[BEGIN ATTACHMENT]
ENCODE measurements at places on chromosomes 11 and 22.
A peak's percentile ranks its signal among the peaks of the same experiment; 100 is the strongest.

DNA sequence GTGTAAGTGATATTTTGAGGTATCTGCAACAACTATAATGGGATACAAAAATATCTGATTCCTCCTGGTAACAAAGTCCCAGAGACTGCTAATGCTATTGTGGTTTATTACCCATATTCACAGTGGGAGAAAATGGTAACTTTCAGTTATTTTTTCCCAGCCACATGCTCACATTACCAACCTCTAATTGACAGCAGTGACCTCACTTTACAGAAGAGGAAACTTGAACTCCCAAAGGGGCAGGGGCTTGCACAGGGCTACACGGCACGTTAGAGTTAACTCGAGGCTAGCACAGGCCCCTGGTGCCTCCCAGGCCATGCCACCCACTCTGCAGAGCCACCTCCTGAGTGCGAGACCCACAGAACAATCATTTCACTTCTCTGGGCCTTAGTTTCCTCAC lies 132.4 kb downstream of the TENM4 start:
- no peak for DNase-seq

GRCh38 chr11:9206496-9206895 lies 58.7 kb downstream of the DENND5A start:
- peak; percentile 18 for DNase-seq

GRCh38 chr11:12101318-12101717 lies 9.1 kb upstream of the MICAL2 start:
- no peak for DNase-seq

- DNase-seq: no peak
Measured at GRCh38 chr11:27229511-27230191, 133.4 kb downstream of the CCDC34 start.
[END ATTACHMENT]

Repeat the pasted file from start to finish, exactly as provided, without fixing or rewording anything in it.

ENCODE measurements at places on chromosomes 11 and 22.
A peak's percentile ranks its signal among the peaks of the same experiment; 100 is the strongest.

DNA sequence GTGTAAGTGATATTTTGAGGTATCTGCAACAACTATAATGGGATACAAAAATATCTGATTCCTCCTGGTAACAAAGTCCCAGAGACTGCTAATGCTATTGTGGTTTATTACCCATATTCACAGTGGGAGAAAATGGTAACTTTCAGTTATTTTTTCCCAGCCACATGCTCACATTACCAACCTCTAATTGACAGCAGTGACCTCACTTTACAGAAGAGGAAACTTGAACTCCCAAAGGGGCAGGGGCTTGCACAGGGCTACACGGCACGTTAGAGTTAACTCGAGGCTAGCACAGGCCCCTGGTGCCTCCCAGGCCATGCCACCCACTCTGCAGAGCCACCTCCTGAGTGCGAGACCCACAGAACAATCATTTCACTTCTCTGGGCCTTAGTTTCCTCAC lies 132.4 kb downstream of the TENM4 start:
- no peak for DNase-seq

GRCh38 chr11:9206496-9206895 lies 58.7 kb downstream of the DENND5A start:
- peak; percentile 18 for DNase-seq

GRCh38 chr11:12101318-12101717 lies 9.1 kb upstream of the MICAL2 start:
- no peak for DNase-seq

- DNase-seq: no peak
Measured at GRCh38 chr11:27229511-27230191, 133.4 kb downstream of the CCDC34 start.